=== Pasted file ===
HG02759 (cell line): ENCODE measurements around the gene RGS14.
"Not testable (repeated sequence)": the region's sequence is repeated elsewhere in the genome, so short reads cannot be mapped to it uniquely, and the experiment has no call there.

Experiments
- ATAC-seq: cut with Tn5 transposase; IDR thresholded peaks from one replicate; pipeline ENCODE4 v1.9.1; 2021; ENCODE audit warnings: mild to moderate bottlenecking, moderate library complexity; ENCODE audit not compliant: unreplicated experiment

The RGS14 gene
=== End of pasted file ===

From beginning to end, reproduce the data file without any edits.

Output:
HG02759 (cell line): ENCODE measurements around the gene RGS14.
"Not testable (repeated sequence)": the region's sequence is repeated elsewhere in the genome, so short reads cannot be mapped to it uniquely, and the experiment has no call there.

Experiments
- ATAC-seq: cut with Tn5 transposase; IDR thresholded peaks from one replicate; pipeline ENCODE4 v1.9.1; 2021; ENCODE audit warnings: mild to moderate bottlenecking, moderate library complexity; ENCODE audit not compliant: unreplicated experiment

The RGS14 gene